Top Cash for Clunkers cars offer GPS, Bluetooth, MP3 playback

A report by iSuppli Corporation correlates automotive tech options with the best-selling cars in the Cash for Clunkers program.

iSuppli chart
iSuppli correlates tech availabality with the top 10 Cash for Clunkers cars. iSuppli Corporation


A study by iSuppli Corporation shows that the top 10 cars being bought with Cash for Clunkers vouchers offer tech features such as GPS navigation, Bluetooth phone systems, satellite radio, and iPod integration. However, in iSuppli's automotive tech rating system, the average score for these 10 cars, 14.6, falls below the tech average for all cars available, 17.8 according to iSuppli. The Ford Focus tops the list, and sets the tone for the rest, which are all relatively inexpensive and economical vehicles.

Ford Focus
The Ford Focus is the best-selling car under Cash for Clunkers. CNET

The iSuppli report notes that none of these cars offer driver assistance technologies, such as adaptive cruise control, blind spot detection, and lane departure warning. Automakers are still reserving those options for higher-end cars. The report also notes that three of the cars in the top 10 offer Bluetooth audio streaming, while only two offer a telematics service.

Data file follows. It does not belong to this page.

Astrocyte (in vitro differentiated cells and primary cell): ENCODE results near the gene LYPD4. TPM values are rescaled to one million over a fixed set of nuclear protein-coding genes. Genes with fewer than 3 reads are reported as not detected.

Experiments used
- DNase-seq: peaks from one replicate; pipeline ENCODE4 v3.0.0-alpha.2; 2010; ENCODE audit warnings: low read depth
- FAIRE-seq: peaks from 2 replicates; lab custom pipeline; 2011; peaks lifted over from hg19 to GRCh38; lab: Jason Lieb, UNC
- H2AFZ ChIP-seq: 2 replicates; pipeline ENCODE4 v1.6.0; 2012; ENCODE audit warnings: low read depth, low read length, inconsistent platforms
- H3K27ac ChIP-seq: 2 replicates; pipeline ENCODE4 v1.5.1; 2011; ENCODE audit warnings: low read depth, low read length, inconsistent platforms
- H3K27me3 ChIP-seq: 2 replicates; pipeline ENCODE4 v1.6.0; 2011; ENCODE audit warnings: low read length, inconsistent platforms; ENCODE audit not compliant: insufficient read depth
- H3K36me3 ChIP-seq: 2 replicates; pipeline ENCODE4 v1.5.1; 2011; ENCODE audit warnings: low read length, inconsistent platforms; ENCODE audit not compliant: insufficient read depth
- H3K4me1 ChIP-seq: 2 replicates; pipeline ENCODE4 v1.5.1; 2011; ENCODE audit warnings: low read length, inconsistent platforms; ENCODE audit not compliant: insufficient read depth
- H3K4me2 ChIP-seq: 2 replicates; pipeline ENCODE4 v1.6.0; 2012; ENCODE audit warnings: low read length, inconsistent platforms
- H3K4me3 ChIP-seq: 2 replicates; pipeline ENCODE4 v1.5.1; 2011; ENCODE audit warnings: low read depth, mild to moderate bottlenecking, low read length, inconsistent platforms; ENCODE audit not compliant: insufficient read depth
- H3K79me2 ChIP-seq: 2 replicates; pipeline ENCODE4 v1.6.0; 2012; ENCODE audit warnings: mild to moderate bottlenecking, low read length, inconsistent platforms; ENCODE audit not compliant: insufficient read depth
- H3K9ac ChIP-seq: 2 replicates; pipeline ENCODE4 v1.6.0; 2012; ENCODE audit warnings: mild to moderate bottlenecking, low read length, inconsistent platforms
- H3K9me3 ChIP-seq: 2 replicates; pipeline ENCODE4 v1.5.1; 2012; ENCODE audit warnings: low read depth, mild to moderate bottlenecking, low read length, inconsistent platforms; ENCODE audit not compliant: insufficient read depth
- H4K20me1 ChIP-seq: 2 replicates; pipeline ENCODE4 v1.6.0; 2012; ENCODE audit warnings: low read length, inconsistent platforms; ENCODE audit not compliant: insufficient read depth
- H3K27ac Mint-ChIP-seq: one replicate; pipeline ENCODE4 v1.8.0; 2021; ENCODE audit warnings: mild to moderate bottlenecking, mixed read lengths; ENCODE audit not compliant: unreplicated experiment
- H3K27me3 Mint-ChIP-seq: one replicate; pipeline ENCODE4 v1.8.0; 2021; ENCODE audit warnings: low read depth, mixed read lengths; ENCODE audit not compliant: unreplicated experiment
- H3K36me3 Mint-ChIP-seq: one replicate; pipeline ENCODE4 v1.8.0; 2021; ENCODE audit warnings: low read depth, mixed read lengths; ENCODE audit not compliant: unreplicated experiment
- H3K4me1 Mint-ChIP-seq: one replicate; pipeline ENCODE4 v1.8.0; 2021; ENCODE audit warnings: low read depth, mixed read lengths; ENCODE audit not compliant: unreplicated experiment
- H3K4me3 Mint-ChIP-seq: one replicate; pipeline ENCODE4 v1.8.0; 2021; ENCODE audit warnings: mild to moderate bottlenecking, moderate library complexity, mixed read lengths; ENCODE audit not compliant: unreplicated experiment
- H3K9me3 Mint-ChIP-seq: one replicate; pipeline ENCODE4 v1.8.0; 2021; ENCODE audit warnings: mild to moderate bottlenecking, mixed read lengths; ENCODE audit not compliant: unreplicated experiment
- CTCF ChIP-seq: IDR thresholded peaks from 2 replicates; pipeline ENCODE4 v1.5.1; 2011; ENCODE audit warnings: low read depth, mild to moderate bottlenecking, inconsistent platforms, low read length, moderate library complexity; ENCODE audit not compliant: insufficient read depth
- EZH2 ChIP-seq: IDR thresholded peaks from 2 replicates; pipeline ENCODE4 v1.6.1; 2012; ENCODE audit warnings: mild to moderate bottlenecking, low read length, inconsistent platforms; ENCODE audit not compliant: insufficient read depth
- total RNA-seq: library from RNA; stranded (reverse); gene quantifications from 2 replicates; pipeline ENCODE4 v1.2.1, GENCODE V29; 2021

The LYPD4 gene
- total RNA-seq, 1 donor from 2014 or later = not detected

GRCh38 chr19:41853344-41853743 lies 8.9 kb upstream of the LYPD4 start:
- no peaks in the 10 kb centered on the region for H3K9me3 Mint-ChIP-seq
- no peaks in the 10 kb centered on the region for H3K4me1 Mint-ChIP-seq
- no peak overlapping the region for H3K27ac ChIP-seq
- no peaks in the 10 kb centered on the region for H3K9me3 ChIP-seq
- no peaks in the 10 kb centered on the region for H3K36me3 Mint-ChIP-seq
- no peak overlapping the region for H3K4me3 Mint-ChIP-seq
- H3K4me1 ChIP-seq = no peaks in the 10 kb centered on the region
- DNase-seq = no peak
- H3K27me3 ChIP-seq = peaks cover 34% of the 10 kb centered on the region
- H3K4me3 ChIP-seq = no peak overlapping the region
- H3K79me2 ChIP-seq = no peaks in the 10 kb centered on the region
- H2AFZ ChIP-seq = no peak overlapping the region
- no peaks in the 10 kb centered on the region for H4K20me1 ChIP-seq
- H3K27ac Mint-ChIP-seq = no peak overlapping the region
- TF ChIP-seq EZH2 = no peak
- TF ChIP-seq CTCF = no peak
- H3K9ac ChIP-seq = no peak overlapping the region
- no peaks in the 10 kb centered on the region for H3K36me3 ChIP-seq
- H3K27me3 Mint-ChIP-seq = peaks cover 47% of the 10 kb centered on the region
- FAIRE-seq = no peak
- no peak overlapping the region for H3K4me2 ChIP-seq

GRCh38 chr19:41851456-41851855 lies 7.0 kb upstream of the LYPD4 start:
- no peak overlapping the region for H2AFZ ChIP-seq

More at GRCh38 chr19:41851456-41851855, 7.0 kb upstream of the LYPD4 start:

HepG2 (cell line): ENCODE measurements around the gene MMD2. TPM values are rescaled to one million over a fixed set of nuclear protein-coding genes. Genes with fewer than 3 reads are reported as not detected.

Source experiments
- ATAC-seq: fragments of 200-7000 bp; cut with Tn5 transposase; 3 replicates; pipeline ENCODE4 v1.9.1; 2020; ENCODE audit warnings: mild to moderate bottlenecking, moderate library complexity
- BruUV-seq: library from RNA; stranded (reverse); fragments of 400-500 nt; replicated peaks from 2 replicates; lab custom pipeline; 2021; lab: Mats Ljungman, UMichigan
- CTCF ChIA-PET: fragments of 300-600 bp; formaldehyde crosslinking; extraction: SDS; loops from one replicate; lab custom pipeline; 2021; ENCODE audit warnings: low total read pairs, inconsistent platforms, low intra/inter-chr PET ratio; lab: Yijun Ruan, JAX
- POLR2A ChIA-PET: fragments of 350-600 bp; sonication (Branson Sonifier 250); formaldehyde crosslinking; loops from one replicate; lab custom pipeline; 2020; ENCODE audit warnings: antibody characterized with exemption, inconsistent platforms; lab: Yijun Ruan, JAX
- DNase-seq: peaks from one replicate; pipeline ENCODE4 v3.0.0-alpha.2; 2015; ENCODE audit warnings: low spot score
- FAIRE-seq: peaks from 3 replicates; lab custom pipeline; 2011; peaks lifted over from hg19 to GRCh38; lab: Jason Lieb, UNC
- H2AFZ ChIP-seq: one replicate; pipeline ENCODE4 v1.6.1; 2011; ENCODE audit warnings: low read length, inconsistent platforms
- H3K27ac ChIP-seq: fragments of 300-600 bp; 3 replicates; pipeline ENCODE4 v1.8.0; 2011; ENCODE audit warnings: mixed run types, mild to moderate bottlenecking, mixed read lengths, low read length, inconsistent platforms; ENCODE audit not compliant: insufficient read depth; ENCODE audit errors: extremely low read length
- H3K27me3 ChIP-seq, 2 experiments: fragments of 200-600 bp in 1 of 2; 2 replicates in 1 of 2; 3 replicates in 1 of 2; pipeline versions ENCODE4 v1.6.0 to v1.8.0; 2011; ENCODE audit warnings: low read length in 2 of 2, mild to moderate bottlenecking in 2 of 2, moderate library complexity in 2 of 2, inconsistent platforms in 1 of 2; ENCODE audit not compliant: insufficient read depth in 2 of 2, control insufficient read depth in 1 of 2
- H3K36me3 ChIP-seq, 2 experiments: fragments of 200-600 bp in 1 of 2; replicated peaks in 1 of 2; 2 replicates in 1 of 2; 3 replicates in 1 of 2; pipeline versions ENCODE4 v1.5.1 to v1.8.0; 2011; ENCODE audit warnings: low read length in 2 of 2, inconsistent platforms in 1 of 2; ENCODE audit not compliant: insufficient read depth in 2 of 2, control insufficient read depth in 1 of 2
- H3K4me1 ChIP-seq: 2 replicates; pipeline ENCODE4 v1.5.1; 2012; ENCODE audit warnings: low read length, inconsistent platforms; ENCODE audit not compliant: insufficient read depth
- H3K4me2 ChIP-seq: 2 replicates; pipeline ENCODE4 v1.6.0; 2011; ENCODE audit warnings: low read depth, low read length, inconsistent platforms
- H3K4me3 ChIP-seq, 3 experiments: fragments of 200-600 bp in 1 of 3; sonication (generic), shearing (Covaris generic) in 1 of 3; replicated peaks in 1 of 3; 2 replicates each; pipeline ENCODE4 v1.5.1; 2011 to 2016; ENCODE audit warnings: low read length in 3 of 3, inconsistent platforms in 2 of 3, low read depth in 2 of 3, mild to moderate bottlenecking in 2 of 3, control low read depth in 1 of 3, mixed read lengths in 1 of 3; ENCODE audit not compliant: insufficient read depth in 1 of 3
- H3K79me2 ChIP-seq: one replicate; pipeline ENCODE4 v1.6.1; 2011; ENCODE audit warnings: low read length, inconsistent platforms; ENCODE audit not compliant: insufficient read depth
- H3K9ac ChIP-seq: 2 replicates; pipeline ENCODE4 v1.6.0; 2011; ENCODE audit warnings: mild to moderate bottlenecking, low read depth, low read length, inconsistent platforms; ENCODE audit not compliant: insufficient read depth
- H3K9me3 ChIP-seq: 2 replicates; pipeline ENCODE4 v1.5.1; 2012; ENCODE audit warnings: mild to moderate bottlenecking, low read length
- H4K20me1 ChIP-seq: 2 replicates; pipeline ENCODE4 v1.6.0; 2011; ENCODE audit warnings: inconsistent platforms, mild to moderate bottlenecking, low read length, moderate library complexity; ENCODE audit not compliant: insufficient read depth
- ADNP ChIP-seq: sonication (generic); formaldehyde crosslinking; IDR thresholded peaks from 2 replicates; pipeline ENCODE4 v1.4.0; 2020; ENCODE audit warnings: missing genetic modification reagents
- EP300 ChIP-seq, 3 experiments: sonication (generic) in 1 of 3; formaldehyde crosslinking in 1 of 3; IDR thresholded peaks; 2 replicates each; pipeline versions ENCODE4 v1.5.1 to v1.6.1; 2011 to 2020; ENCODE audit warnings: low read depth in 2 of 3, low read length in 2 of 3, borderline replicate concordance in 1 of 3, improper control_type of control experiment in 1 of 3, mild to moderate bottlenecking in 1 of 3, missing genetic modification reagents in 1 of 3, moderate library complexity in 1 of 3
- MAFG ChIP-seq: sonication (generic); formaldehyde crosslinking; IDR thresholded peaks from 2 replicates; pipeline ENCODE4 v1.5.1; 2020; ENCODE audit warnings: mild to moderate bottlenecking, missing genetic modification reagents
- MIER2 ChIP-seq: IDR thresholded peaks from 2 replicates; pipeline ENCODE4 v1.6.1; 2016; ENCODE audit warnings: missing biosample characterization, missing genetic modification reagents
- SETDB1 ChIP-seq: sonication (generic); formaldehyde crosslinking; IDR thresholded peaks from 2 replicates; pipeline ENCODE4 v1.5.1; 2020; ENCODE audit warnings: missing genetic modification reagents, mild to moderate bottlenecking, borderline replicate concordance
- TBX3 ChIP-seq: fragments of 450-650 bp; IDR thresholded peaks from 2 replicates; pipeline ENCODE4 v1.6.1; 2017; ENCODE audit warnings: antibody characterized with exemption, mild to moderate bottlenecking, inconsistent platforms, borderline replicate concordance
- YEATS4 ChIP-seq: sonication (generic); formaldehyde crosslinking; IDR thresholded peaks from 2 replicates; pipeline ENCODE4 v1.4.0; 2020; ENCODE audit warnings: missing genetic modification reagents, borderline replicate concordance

There seem to be a few discrepancies with iSuppli's numbers, such as the Ford Focus only scoring a 10 for its infotainment rating, while the Chevy Cobalt scores a 14. Neither car offers a navigation option, and the Focus includes a USB interface, lacking in the Cobalt. However, the Cobalt's OnStar system gives it a significant edge in the iSuppli rating.

On a positive note for the environmental impact of Cash for Clunkers, iSuppli quotes U.S. Department of Transportation statistics that show cars bought under the program have an average fuel efficiency of 25.3 mpg, while the clunkers traded in had an average of 15.8 mpg. That's a 60 percent improvement in fuel economy, and probably much more, considering that these older cars probably no longer get their EPA mileage.

About the author

Wayne Cunningham reviews cars and writes about automotive technology for CNET. Prior to the Car Tech beat, he covered spyware, Web building technologies, and computer hardware. He began covering technology and the Web in 1994 as an editor of The Net magazine. He's also the author of "Vaporware," a novel that's available as a Nook e-book.

 

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